“Premier Ford is not sitting back on this,” Ontario Environment Minister Rod Phillips said on Wednesday. “He’s going to be in New Brunswick, talking to other premiers – the meetings are arranged – talking to them about the plan to chop this Trudeau carbon tax. It’s important to this country."

Manitoba’s Premier told The Globe and Mail on Wednesday his province is not interested in joining a court fight. Mr. Ford was to meet with Saskatchewan Premier Scott Moe on Wednesday evening.

“It’s a changing environment,” Mr. Moe said of the provincial political landscape.

Premiers began arriving at a seaside resort in Saint Andrews, N.B., with a wide range of pressing issues on their minds in addition to the climate file.

Explainer: Doug Ford Year One: What’s happened so far in the new Ontario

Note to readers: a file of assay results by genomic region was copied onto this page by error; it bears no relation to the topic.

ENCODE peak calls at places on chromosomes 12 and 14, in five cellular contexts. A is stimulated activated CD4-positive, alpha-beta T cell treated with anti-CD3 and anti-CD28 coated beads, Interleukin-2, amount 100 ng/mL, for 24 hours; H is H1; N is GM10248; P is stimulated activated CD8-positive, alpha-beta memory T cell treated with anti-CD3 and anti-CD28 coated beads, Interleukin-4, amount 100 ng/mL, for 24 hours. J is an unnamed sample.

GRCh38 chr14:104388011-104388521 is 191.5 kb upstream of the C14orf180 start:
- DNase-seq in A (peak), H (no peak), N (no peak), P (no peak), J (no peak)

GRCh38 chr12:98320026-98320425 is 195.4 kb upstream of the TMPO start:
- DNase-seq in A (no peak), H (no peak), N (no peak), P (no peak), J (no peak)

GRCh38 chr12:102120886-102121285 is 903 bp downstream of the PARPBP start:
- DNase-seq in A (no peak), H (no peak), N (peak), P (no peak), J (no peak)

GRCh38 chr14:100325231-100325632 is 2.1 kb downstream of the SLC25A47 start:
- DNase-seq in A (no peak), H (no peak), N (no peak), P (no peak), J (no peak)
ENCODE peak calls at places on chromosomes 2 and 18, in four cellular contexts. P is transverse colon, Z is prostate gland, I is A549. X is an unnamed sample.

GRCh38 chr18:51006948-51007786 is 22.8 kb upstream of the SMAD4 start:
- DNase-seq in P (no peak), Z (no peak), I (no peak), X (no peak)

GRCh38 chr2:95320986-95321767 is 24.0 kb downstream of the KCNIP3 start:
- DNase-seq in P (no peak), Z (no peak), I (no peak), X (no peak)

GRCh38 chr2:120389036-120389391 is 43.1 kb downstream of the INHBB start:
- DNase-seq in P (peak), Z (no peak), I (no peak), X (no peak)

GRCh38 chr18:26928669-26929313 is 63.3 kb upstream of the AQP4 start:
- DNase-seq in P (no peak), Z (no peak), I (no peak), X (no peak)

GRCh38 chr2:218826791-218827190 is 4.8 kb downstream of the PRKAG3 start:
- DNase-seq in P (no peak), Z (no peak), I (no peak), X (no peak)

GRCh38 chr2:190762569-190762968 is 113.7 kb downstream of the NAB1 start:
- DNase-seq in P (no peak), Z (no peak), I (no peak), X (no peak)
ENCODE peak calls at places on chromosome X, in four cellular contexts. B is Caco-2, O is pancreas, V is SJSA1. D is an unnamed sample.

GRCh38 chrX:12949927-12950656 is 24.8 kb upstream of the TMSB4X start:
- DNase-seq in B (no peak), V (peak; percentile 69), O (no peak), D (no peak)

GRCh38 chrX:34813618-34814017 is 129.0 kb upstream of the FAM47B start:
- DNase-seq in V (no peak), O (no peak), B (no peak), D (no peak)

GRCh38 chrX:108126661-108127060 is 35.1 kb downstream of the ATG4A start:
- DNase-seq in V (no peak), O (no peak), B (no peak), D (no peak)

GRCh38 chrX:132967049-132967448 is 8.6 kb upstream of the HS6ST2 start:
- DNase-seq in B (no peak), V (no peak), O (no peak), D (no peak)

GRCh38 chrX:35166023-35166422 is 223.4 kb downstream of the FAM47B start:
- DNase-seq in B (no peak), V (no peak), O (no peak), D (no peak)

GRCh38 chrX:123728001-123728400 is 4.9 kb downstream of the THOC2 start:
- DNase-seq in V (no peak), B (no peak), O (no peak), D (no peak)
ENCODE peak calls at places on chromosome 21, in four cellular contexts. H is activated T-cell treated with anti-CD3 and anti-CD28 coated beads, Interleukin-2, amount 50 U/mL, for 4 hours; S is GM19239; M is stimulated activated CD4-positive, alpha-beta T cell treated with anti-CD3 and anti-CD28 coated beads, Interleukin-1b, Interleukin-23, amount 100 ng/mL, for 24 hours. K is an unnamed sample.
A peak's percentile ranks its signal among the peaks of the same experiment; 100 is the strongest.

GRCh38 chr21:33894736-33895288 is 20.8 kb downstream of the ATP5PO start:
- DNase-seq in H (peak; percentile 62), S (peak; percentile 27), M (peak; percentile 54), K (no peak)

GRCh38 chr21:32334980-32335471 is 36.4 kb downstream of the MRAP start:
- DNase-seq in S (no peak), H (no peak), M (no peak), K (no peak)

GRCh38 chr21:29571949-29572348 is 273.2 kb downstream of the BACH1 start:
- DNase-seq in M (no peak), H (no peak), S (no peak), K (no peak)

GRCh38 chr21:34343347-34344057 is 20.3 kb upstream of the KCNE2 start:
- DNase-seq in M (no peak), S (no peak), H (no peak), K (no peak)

Before the meeting, various premiers said they want to discuss pipelines, federal equalization payments, a national pharmacare plan, cannabis legalization, immigration and reducing internal trade barriers. But a provincial response to the federal climate-change legislation will be among the most pressing items on the agenda.

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The Ford government expects to table environmental legislation later this summer to repeal the cap-and-trade system former Liberal premier Kathleen Wynne introduced. During the election campaign, Mr. Ford promised to spend $500-million over four years to increase inspections of major polluters, invest in new technology and reduce garbage in city parks.

Saskatchewan launched a constitutional challenge earlier this year arguing that the federal government does not have jurisdiction to impose a federal carbon price. Mr. Ford has indicated he wants to join that case or launch a similar one.